SUN  Prefers partial sun; if in full sun, water frequently.
ELEVATION  Sea level to 4,000 feet

Once dried, the mature leaves can be brewed for a noncaffeinated tea; simmer in water till tea is dark, about 4 minutes. Never harvest more than a quarter of the leavesof the entire plant.


Olea europaea – This shrub or small tree is native to Africa, the Mediterranean and Asia. A few specific cultivars grow well in Maui’s subtropical climate.

WATER  Moderate until seedlings set roots; then minimal
SUN   Full
ELEVATION  Sea level to 4,000 feet

Young leaves dry quickly and can be brewed for tea. Serve the tea iced or hot, mixed with honey and lemon. Cure the olives in lime or brine them in salt before eating; they can also be pressed into oil.

Get the Planting Guide as a PDF – CLICK HERE


Ananas comosus – Indigenous to South America, this herbaceous perennial is part of the Bromeliad family. European explorers named the fruit for its resemblance to pine cones.

WATER  Light
SUN  Full
ELEVATION  Sea level to 2,000 feet

The fruit is sweetest and ready to harvest when the skin is entirely yellow. Peel the skin and remove the core if it’s tough and fibrous. Use fresh, toss in a green-papaya salad, or add to smoothies; chargrill for kabobs or pizza topping. Plant the crown, and you can produce a second, smaller generation.


Osmanthus fragrans – This tree grows throughout Asia, where it’s cultivated as an ornamental with wonderfully fragrant flowers.

WATER  Ample, in well-drained soil
SUN  Partial; will tolerate full sun with increased watering
ELEVATION  Sea level to 3,000 feet

Harvest the flowers in summer and autumn and add them to simple syrup, or dry them for what is called Dragon Bead tea in China.


Dianthus barbatus – This herbaceous biennial is a popular ornamental; it flowers in the second year. Native to Europe, it can be grown in pots or planted directly in gardens.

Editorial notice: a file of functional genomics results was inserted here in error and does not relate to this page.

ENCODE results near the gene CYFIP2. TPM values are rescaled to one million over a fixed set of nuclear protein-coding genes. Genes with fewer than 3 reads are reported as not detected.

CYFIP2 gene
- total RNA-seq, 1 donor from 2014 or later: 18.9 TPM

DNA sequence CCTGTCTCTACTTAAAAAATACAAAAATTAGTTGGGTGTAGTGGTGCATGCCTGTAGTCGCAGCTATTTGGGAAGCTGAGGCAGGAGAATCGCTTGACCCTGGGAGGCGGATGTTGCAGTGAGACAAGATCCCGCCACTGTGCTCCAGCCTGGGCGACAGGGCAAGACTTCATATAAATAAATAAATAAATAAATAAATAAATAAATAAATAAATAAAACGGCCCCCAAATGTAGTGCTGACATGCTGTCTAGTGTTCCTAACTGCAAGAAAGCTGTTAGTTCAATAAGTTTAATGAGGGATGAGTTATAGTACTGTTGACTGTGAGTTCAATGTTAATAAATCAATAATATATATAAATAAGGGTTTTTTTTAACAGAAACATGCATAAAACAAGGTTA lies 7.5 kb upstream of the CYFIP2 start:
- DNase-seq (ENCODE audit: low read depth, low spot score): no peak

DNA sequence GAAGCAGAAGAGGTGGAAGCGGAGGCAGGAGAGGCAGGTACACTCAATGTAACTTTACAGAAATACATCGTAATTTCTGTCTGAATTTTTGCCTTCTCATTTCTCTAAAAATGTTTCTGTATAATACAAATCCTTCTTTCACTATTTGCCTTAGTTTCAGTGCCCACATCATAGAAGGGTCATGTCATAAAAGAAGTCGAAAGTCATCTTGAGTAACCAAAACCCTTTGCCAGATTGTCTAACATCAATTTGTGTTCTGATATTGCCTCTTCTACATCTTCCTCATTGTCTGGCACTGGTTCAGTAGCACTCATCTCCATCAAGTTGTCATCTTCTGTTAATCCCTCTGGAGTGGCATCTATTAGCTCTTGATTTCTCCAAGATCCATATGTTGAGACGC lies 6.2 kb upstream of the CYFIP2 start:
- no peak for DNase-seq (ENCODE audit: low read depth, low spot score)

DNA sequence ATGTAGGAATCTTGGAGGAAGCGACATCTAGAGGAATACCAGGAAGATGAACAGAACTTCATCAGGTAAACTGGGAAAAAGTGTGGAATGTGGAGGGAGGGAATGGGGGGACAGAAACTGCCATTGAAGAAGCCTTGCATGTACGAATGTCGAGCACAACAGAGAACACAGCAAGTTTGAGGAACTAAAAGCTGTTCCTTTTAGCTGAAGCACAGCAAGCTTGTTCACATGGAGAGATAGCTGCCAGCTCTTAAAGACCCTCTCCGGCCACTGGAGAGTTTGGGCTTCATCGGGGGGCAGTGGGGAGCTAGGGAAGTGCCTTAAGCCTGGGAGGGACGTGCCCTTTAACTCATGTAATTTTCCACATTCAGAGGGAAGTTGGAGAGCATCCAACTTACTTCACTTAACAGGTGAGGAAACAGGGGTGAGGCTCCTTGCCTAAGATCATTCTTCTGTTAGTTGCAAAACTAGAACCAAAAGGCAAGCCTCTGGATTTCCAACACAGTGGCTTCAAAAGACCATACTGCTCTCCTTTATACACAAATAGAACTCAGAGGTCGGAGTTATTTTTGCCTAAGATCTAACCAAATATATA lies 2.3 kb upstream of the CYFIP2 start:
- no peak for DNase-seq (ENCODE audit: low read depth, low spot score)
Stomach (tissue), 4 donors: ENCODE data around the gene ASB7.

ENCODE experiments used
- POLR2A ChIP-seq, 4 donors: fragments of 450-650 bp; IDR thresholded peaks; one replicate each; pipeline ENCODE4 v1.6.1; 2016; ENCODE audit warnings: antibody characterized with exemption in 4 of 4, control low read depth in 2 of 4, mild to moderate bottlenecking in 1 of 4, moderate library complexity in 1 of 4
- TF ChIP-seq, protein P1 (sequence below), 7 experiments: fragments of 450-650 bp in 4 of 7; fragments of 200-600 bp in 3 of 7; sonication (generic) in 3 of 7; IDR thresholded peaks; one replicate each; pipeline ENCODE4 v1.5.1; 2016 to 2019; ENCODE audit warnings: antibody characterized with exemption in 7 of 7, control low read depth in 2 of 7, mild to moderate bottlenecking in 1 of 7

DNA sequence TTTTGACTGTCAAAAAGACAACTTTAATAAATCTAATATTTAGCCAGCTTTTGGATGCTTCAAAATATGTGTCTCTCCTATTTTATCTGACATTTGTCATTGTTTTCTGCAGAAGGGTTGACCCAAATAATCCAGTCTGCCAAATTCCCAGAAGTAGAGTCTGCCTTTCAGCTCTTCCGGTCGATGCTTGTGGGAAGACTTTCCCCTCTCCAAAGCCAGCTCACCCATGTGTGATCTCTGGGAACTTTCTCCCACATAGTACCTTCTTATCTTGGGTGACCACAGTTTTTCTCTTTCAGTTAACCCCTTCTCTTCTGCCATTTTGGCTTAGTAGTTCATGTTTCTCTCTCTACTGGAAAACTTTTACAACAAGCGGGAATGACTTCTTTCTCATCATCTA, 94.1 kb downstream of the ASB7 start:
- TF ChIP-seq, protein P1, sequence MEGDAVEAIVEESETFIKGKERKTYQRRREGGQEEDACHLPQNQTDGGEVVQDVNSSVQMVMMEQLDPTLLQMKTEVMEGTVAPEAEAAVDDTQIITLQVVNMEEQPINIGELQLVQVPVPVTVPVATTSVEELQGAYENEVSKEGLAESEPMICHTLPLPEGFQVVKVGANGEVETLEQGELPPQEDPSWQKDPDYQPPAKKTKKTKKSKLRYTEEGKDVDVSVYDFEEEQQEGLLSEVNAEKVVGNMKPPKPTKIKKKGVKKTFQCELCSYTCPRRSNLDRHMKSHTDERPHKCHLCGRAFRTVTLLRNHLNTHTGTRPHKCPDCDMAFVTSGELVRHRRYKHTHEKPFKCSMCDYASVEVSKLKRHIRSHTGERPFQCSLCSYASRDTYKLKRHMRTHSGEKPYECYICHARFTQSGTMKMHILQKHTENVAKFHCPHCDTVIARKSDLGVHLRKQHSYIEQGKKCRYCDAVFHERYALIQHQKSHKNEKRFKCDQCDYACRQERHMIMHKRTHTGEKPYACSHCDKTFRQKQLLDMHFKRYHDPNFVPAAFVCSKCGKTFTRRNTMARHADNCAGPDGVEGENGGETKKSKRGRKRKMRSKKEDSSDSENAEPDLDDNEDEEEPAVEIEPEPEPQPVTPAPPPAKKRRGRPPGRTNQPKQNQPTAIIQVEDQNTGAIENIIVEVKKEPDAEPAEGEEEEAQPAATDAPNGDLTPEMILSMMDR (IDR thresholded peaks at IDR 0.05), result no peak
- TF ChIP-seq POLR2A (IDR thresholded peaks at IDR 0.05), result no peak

WATER  Moderate
SUN  Full
ELEVATION  Sea level to 4,000 feet; does not like frost

The assorted colors make attractive salad garnishes for sweet and savory platings. Petals are generally stripped off the flowerhead for use.


Passiflora laurifolia – Native to the American tropics, this perennial vine grows to 30 feet, with dramatic flowers that yield to medium-sized, ovoid fruit.

WATER  Moderate
SUN  Full
ELEVATION  Sea level to 1,000 feet

Fruit is ready to eat off the vine when it turns papaya yellow. The seed mass within the soft rind is sweet and floral tasting, unlike the intensely tart common yellow liliko‘i.

Get the Planting Guide as a PDF – CLICK HERE


Ace Hardware
334 Alamaha Street, Kahului | 877-3931
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840 Waine‘e Street, Lahaina | 667-5883

Anahata Farms
Upcountry Farmers Market (Sat. 7 a.m.-noon)
55 Kiopa‘a Street, Pukalani

EcoScapes Maui
Kevin Kovach | 214-3047

Home Depot
100 Pakaula Street, Kahului | 893-7800

Ho‘olawa Farms
3 Kahiapo Place, Ha‘iku
575-5099 |
Mon.-Fri. 8 a.m.-4 p.m., Sat.-Sun by appt.

Kula True Value Hardware & Nursery
3100 Lower Kula Road, Kula | 876-0734

Lowe’s Home Improvement
270 Dairy Road, Kahului | 873-0383